Wednesday, February 23, 2011

Visible strings

I saw Avenue Q over the weekend, which was pretty fun. It's a basically a Sesame Street parody where puppets and humans play a bunch of characters living in an outer borough of New York and having real-world problems like shitty jobs, not getting laid, etc. The puppet characters are controlled by on-stage puppeteers who dress in black and enact their puppet's voice, singing and facial gestures alongside the puppet, which creates a strange doubling effect. It's not immediately obvious to my overly rational mind why you need puppets for something like this, but not quite getting it is part of the fun. Some great songs too, I think Schadenfreude and Everyone's a Little Bit Racist were the standouts.

Anyway, by an amazing coincidence I just came across this passage in What is Iconoclash? by Bruno Latour, an introduction to an exhibit he curated and which has just been reprinted in On the Modern Cult of the Factish Gods:
Is this made or is this real? You have to choose! What has rendered constructivism impossible in the Western tradition? It is a tradiion that, on the other hand, has constructed and deconstructed so much, but without being able to confess how it managed to do it. If westerners had really believed they had to choose between construction and reality...they would never have had religion, art, science, or politics. Mediations are necessary everywhere. If you forbid them, you may become mad, fanatic, but there is no way to obey the command and choose between the two polar opposites: either it is made or it is real. That is a structural impossibility, and impasse, a double bind, a frenzy. It is as impossible as to request a Bunraku player to have to choose, from now on, either to show his puppet or show himself on the stage.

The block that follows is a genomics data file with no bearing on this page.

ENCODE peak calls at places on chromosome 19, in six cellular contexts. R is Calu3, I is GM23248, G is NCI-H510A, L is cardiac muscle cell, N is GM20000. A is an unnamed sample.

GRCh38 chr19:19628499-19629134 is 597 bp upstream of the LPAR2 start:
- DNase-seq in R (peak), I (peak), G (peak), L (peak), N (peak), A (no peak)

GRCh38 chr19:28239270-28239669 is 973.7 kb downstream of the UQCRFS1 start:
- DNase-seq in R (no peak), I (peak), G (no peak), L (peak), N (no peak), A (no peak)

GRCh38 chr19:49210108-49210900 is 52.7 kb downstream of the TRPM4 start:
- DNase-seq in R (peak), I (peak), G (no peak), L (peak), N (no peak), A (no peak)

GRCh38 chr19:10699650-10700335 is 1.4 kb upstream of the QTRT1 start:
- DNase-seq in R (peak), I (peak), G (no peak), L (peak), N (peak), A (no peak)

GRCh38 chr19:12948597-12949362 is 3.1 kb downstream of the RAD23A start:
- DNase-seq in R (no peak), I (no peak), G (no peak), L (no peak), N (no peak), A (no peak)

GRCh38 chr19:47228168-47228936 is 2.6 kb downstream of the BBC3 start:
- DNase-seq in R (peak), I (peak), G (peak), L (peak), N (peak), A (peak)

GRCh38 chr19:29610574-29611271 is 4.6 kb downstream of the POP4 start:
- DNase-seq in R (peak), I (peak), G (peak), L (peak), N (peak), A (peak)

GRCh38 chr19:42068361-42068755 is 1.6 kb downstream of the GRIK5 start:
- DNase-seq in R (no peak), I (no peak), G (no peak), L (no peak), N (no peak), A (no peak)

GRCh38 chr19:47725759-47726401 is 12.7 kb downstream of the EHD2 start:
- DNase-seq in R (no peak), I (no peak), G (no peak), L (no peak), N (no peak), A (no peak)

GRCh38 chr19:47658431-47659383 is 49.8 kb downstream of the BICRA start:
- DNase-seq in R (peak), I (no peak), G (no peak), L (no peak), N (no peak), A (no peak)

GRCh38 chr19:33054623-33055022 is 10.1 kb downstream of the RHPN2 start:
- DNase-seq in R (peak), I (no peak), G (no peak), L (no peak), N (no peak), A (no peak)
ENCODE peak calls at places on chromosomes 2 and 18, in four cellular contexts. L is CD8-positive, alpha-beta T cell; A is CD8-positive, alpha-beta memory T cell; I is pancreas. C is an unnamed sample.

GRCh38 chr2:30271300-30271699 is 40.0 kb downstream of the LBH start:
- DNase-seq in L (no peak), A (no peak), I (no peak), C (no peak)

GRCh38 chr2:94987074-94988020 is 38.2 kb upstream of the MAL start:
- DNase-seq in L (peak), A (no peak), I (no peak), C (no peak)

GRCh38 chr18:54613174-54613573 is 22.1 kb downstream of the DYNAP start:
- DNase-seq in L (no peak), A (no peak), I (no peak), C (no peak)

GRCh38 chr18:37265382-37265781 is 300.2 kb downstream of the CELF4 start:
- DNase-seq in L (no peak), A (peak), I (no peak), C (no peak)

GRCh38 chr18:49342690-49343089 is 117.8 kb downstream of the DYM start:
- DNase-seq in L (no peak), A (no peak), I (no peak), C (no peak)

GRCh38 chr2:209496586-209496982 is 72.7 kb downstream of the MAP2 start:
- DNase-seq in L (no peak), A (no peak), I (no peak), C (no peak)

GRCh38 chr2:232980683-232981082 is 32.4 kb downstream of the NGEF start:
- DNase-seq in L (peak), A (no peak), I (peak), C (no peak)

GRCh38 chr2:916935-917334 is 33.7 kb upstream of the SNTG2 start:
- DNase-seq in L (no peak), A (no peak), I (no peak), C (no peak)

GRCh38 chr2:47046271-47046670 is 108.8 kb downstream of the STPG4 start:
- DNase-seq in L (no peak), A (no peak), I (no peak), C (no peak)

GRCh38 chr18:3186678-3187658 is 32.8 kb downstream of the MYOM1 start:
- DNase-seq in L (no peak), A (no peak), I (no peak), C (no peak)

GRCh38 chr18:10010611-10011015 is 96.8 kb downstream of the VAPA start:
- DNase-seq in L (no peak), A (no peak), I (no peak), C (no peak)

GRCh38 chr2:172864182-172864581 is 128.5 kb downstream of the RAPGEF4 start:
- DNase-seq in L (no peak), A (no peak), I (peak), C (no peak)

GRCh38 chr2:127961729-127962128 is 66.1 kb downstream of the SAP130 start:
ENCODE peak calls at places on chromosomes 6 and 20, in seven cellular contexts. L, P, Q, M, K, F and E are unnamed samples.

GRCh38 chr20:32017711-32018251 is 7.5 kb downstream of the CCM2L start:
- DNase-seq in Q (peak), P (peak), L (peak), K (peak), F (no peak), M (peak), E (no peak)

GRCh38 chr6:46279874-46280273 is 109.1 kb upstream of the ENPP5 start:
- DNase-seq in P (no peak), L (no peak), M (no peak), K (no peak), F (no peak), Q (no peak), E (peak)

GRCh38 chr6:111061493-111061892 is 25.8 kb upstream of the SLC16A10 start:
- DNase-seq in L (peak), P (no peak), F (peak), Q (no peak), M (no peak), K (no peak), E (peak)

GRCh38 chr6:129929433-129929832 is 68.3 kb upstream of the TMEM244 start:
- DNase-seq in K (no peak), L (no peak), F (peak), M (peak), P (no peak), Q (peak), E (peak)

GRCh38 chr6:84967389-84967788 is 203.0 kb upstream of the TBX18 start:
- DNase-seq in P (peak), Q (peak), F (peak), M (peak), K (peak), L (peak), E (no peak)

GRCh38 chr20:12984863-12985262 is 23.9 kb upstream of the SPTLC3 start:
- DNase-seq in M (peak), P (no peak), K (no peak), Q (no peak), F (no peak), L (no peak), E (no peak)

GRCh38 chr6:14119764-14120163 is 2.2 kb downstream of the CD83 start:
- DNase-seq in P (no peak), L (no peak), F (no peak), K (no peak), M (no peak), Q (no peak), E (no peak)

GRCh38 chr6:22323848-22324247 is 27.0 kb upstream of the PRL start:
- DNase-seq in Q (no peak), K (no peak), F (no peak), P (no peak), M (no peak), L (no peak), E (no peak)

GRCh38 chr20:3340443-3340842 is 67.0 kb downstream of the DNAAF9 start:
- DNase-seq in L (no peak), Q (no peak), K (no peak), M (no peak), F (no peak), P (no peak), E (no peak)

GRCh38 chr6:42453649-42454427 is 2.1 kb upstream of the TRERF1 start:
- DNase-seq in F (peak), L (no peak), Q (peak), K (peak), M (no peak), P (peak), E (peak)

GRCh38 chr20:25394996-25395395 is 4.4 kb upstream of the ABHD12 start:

Latour's project in this exhbit is to conflate the role of mediating representations in religion, sciecnce, and art, and attack the despised role of icons that's been part of Westend culture since the second commandment's prohibition of graven images. Latour wants to rehabilitate icons, fetishes, and other items which are both constructed by humans and yet are channels of something greater -- divinities, or truth.

That reminded me of album cover, which my parents had and made an impression on me at an early age:

Which in turn reminded me of how Gerry Sussman dedicated his doctoral thesis in artificial intelligence to Rabbi Löwe of Prague (of golem fame), because he was the first to recognize that "God created man in his own image" is recursive.

And as it happens, Latour opens his latest book with a cousin of the Pygmalion story, about a sculptor who creates a statue of Jupiter so convincing that he trembles before it. His point is that this is a mocking fable, and in reality the people who build fetishes -- figures that are then worshipped -- are not so naive, they know exactly what they are doing, they are not fools. Rather it's the act of construction that makes feteshes authentic receptacles of the divine. Moderns, on the other hand, want to split the world into what is constructed and what is natural, and deny that anything constructed can be godlike. It is one thing for god to make man, but allowing man to make god is firmly disallowed. Latour's world picture is more networklike, construction does not move strictly in one direction from god to man to puppet, but is something more pervasive. Recursion does not emanate downwards from a single point, but is the active process by which all things reflect one another.

Hm, in my attempt to mirror Latour's style I'm getting far too fancy for myself. Really, what he's up to is very simple, and intersects directly with what I do for a living. He wants to expose the machinery of construction that underlies science (and in this new book, religion). But where he and other constructivists are misunderstood is that this exposure is not meant to destroy or undermine science, but to ground it more firmly in reality. Reality and construction are not enemies, and examining the machinery of construction won't ruin science any more than seeing the puppeteers on stage ruins the show.

No comments: